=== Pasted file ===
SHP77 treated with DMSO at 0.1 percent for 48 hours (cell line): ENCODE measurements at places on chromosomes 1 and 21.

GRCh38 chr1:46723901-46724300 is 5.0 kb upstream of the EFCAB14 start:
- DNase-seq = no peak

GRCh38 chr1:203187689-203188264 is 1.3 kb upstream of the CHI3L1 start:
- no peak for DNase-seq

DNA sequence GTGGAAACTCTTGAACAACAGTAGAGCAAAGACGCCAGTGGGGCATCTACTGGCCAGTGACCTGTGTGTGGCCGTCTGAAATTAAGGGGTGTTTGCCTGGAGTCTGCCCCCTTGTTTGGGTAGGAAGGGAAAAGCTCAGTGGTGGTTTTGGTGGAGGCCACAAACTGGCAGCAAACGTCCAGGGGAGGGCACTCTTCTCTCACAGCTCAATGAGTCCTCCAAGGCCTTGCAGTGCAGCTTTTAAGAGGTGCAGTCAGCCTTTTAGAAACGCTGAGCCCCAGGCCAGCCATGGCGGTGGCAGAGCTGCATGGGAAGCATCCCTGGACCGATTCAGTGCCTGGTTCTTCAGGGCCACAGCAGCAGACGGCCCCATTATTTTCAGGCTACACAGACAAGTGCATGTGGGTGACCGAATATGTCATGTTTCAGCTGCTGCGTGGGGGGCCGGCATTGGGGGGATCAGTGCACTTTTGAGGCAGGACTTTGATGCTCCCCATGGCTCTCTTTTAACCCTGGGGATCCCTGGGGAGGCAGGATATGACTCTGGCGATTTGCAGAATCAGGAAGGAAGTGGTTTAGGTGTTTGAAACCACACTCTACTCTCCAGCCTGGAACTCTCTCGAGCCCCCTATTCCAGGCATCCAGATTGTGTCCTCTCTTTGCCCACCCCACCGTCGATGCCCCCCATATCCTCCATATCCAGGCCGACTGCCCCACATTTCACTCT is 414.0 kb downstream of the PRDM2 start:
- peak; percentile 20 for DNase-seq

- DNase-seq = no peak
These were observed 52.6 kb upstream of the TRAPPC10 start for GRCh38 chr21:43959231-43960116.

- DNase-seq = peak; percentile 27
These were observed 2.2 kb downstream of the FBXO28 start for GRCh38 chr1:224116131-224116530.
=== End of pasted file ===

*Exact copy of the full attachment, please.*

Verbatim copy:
SHP77 treated with DMSO at 0.1 percent for 48 hours (cell line): ENCODE measurements at places on chromosomes 1 and 21.

GRCh38 chr1:46723901-46724300 is 5.0 kb upstream of the EFCAB14 start:
- DNase-seq = no peak

GRCh38 chr1:203187689-203188264 is 1.3 kb upstream of the CHI3L1 start:
- no peak for DNase-seq

DNA sequence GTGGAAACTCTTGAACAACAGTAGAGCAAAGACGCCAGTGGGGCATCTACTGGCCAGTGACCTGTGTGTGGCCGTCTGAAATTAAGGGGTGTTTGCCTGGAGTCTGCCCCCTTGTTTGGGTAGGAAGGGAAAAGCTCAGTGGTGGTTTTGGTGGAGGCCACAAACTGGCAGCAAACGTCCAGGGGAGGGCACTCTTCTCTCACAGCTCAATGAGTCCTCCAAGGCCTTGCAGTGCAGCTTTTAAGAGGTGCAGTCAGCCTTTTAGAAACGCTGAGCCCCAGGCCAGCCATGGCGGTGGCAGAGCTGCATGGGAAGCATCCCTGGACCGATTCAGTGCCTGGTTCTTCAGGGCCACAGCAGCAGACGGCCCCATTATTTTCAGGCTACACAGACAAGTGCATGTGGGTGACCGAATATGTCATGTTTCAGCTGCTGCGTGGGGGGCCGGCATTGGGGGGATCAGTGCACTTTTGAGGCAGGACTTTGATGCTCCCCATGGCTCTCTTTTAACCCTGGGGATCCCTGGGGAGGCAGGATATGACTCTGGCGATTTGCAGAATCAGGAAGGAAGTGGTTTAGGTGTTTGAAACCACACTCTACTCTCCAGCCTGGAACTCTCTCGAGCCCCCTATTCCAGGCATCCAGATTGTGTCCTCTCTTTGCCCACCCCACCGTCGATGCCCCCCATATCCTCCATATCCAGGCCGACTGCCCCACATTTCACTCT is 414.0 kb downstream of the PRDM2 start:
- peak; percentile 20 for DNase-seq

- DNase-seq = no peak
These were observed 52.6 kb upstream of the TRAPPC10 start for GRCh38 chr21:43959231-43960116.

- DNase-seq = peak; percentile 27
These were observed 2.2 kb downstream of the FBXO28 start for GRCh38 chr1:224116131-224116530.